aDepartment of Public Health and Policy, London School of Hygiene and Tropical Medicine, UK
bProgram for Appropriate Technology in Health (PATH), Washington, DC, USA.
Received 19 April, 2005
Accepted 10 May, 2005
In a recent paper in AIDS, Smith et al.  used mathematical modelling to explore the issue of condom migration, or ‘condom replacement’, on the potential impact of microbicide use by female sex workers. Similar to an earlier paper that we published , they developed a static model of the risk of HIV acquisition, and used this to obtain a threshold level of microbicide efficacy and use required to offset condom replacement. Although there are some differences in the mathematics used to formulate the risk of HIV infection and the scenarios considered, in most respects our two analyses yielded similar conclusions. In particular, both concluded that condom migration/replacement is not a substantial concern in populations that have low levels of condom use (as did Karmon et al.  in a similar analysis).
However, we are concerned that only the positive policy conclusions are presented by Smith et al.  with regard to condom replacement among sex workers: ‘For low/moderate efficacy microbicides, the risk of HIV acquisition in FSWs will be reduced – even if complete condom abandonment occurs – if prior condom use was low’.
This conclusion ignores the fact that, with proper counselling and support, sex workers can achieve a high rate of consistent condom use with their paying clients. A recent review of surveys of sex workers in Asia generally found that the median percentage reporting using a condom with their clients in the last sex act was over 75% [4,5]. There is also growing evidence across different settings that, following intervention, sex workers frequently achieve high levels of reported condom use with their clients [6–11], with as many as 96% of male military conscripts reporting using a condom at last commercial sex in northern Thailand, for example . Although there exist many sex worker populations who have low levels of condom use with their clients [5,12–15] (and many more that have not been studied), it is important to acknowledge when considering microbicide introduction scenarios that in some settings sex workers have attained high levels of condom use.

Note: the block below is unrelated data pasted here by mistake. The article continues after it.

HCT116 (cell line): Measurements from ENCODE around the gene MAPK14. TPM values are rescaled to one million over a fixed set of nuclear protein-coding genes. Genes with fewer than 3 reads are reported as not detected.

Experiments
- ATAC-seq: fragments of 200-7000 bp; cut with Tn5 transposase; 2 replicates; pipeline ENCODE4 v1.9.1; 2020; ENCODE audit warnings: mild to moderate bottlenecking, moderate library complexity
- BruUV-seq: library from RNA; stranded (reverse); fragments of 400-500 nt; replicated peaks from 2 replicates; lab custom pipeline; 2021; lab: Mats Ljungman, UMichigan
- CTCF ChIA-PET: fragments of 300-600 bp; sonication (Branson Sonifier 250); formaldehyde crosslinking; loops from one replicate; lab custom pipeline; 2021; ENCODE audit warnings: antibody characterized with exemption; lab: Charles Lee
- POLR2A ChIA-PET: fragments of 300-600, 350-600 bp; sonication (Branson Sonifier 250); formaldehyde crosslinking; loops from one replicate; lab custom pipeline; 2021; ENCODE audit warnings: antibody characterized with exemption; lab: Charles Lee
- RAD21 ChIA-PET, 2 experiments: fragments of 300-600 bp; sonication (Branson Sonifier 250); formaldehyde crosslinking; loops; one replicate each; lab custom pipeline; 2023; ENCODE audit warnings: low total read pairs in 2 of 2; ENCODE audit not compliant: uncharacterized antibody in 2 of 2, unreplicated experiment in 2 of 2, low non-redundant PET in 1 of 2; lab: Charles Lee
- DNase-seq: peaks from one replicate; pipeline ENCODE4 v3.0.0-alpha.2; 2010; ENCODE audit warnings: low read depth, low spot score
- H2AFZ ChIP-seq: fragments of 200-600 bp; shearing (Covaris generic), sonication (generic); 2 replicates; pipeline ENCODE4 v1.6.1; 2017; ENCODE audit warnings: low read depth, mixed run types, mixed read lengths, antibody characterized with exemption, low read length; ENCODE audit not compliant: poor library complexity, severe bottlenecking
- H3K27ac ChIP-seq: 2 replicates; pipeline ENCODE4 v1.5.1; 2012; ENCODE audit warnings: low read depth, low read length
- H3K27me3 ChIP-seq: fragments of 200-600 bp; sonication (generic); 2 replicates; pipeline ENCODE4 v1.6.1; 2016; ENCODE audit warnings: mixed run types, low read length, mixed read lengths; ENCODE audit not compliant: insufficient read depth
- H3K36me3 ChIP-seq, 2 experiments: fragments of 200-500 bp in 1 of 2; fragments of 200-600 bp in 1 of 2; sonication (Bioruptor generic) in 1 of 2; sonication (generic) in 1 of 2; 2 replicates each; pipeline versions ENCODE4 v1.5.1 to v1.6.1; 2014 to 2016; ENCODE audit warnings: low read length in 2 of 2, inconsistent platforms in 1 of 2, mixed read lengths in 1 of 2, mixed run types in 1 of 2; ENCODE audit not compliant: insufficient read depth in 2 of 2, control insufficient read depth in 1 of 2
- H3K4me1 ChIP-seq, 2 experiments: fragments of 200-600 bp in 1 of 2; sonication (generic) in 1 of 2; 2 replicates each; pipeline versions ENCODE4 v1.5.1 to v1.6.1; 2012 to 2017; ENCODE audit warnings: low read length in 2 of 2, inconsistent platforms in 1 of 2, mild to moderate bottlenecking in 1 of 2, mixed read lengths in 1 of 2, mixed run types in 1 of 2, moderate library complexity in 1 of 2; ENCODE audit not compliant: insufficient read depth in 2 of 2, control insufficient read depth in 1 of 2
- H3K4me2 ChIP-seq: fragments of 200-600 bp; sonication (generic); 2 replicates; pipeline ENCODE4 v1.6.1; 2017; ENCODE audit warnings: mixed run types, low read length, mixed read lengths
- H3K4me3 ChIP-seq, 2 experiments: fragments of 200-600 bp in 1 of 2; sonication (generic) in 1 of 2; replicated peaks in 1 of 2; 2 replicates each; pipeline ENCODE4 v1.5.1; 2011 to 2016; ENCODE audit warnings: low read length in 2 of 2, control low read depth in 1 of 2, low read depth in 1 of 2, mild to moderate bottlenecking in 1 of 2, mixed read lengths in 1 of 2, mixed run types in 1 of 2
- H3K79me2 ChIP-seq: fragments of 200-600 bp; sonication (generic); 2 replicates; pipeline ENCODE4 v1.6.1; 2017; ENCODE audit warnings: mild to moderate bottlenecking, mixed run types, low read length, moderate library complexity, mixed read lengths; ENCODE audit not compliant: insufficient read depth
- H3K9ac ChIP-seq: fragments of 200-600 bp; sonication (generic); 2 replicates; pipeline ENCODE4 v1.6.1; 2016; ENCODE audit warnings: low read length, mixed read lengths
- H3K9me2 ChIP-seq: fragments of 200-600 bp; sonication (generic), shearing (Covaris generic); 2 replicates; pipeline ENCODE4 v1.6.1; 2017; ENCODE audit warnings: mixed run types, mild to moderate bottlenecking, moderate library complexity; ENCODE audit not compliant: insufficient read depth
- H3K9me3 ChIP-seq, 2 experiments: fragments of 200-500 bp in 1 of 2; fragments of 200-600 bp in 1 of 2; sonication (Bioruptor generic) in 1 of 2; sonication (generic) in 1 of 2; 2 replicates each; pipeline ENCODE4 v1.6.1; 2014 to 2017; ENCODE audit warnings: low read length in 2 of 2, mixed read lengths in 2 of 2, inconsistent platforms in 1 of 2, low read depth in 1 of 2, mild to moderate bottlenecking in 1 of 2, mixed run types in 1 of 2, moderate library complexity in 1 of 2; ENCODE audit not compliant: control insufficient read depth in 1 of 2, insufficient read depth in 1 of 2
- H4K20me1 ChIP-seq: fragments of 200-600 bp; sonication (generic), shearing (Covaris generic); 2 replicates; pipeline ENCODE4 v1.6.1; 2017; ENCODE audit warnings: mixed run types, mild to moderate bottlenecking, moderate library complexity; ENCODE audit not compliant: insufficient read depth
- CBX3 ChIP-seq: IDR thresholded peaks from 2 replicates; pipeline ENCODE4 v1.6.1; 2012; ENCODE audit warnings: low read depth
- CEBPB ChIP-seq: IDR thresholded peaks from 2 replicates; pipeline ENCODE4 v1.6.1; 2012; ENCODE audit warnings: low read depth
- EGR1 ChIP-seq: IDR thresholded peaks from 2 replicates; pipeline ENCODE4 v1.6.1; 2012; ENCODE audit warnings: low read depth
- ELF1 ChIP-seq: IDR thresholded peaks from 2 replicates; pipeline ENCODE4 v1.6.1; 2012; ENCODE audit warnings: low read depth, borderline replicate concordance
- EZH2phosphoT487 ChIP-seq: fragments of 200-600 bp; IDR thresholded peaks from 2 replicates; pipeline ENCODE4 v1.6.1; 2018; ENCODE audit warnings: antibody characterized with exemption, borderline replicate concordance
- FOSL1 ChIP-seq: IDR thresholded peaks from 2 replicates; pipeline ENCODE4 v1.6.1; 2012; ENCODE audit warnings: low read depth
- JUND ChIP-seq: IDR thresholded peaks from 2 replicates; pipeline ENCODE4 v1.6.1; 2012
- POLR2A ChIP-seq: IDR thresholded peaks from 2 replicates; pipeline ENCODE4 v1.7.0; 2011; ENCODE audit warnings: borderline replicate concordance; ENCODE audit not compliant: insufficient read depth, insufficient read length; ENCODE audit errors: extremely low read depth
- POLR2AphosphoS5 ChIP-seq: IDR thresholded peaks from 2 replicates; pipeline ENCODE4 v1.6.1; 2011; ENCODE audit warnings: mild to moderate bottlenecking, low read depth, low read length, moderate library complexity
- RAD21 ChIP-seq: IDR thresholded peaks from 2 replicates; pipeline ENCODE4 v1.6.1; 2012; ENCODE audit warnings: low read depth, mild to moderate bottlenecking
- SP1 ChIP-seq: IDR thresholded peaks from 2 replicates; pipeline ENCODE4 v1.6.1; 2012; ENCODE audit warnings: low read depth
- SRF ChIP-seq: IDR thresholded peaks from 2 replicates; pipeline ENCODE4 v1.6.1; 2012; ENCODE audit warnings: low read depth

Our analysis suggests that among groups of sex workers with high levels of condom use, migration may be of concern. We found that if sex workers originally used condoms in over 53% of sex acts but abandoned condoms altogether after the introduction of a 50% efficacious microbicide, then the risk of HIV will increase even if microbicides are used in every sex act . If Smith et al.  had considered higher levels of condom use, they would have reached similar conclusions. For example, if Fig. 3 (b) had been extrapolated for higher levels of condom use, then a threshold for a 50% efficacious microbicide can also be seen . From this, it appears that if sex workers had originally used condoms in over 62% of sex acts but abandoned condoms altogether after microbicide introduction, then the risk of HIV will increase even if microbicides are used in every sex act.
Our analysis also showed that if a microbicide of 50% efficacy against HIV and sexually transmitted infections is used in 50% of sex acts not protected by condoms then high-consistency condom users (who use condoms in 90% of sex acts) could only reduce condom use to 86% without increasing the risk of HIV . However, this ‘high-consistency condom-user’ scenario was not discussed in the paper by Smith et al. .
The papers highlight the fact that further research is needed to explore the issue of microbicide introduction to sex workers. If women are able consistently to negotiate condom use with their clients, both models suggest that there may be risks associated with microbicide introduction if it weakens women's ability or resolve to negotiate condom use. At the same time, this result should not be used to withhold or limit the ability of sex workers to access microbicides . Clearly, there is an urgent need for microbicides, to provide additional protection to the many sex workers who are unable to negotiate consistent condom use with their clients [5,12–15], and to the many more who cannot use condoms in their non-commercial relationships (despite achieving high levels of use with clients) [4,5,9,11,17–19]. Instead, such studies raise important programmatic challenges about how best to promote microbicide use in a way that does not undermine consistent condom use, recognizing that there are small margins for error. For, although mathematics can provide a quantification of the risks and benefits, operational and social science research is needed to identify how best to respond.
The views and opinions expressed are those of the authors alone.
Sponsorship: This work is supported by the Global Campaign for Microbicides at PATH, with funding from the US Agency for International Development. P.V. and C.W. are part of the Microbicides Development Programme, which is funded by the UK Department for International Development (DFID). A.F., C.W. and P.V. are members of the DFID-funded HIV/AIDS and STI Knowledge Programme. The UK DFID supports policies, programmes and projects to promote international development.
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